Lenders who give unsecured loans have nothing to repossess if the borrower defaults. This doesn't, however, leave borrowers free and clear if they decide not to pay their debts. Unsecured loan lenders take specific actions if a borrower defaults on payments.
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Banks and lenders cannot take property for unsecured debt because the debt has no collateral linked to it. Even if the lender also holds a separate car loan for the borrower, it cannot take the car unless the borrower defaults on the car loan, according to the website NOLO.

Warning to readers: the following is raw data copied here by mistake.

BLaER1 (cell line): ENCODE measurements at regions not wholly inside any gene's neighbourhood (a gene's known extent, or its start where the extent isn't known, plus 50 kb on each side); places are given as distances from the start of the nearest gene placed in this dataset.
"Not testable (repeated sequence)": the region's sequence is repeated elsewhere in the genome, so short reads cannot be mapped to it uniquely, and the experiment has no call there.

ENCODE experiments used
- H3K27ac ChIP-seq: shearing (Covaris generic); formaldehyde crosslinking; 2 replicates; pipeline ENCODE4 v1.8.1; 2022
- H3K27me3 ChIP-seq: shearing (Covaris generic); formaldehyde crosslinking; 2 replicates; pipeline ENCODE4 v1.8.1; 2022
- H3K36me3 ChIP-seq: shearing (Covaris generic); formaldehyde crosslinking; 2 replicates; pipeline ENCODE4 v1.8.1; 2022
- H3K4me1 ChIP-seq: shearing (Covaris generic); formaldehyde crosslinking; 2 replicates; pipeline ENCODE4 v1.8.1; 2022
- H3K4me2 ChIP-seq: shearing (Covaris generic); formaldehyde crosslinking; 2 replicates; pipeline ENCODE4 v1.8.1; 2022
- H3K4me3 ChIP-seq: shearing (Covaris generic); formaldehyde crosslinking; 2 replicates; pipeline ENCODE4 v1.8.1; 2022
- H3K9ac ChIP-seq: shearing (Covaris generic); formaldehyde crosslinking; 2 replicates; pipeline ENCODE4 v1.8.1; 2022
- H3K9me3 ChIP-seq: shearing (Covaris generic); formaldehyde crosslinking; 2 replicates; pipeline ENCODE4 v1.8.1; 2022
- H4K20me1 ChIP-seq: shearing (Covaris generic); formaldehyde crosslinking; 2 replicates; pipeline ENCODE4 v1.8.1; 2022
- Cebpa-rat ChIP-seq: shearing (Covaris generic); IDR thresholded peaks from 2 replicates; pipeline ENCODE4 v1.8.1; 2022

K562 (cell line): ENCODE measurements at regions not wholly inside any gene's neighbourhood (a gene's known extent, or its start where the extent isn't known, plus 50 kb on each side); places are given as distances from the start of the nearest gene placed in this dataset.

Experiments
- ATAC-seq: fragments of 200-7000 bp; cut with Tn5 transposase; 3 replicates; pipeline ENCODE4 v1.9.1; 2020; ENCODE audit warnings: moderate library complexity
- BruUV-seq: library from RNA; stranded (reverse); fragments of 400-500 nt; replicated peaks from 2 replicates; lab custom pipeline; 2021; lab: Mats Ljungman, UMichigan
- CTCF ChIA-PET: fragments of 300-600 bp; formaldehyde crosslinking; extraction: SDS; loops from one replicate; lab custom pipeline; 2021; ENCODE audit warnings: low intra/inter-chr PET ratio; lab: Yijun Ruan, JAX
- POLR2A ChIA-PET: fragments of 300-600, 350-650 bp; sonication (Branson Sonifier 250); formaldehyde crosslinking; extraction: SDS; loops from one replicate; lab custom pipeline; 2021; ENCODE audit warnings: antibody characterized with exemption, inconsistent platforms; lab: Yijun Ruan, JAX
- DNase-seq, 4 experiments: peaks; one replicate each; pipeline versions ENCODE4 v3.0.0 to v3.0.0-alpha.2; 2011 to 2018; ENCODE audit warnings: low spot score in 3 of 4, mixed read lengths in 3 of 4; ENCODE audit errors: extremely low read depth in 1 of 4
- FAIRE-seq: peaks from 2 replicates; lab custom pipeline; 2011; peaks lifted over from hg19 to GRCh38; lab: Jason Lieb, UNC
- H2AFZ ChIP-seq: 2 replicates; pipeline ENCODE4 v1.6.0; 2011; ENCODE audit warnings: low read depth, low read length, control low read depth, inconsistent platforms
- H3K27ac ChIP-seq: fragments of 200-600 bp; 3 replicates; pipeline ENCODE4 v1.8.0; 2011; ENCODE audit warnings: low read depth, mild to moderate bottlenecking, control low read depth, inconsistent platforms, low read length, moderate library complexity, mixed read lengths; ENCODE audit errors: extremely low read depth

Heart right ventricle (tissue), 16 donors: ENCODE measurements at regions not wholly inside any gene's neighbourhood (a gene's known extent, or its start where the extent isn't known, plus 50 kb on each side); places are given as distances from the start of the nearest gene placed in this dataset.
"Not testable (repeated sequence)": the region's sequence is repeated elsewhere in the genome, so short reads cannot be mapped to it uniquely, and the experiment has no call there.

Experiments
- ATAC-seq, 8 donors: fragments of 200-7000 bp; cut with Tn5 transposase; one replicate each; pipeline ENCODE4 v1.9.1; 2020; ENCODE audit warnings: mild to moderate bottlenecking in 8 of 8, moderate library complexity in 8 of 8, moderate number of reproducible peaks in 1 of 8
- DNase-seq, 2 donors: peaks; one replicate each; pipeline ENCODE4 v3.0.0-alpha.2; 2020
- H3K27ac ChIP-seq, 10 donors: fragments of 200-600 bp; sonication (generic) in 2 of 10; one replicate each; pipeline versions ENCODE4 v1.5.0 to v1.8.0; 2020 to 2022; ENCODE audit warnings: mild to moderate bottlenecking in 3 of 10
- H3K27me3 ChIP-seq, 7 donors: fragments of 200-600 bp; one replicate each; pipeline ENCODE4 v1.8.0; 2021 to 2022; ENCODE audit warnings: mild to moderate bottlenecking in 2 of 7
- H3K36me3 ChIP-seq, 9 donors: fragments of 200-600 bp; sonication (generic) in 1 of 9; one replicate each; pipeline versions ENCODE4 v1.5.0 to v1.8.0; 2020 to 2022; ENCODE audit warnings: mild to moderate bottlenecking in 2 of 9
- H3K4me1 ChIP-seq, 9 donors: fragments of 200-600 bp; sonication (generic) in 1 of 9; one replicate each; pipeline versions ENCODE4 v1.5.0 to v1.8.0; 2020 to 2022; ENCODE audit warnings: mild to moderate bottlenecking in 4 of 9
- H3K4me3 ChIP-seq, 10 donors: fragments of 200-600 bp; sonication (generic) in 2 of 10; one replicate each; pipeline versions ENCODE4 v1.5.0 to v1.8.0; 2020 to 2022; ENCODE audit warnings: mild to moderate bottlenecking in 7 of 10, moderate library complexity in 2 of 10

Some lenders turn their unpaid debts over to collection agencies. These agencies call borrowers, write letters and sometimes make house visits.
Lenders sometimes sue borrowers who default on unsecured debt. Not only does this cost the borrower the debt balance, it also adds legal fees to the bill.
Defaulting on an unsecured loan lowers the borrower's credit score. This affects his ability to borrow in the future and sometimes raises interest rates on open lines of credit.
Credit cards represent unsecured loans. Even though people use credit cards to purchase good and services, banks have no right to repossess those purchases if bills are unpaid, states NOLO.
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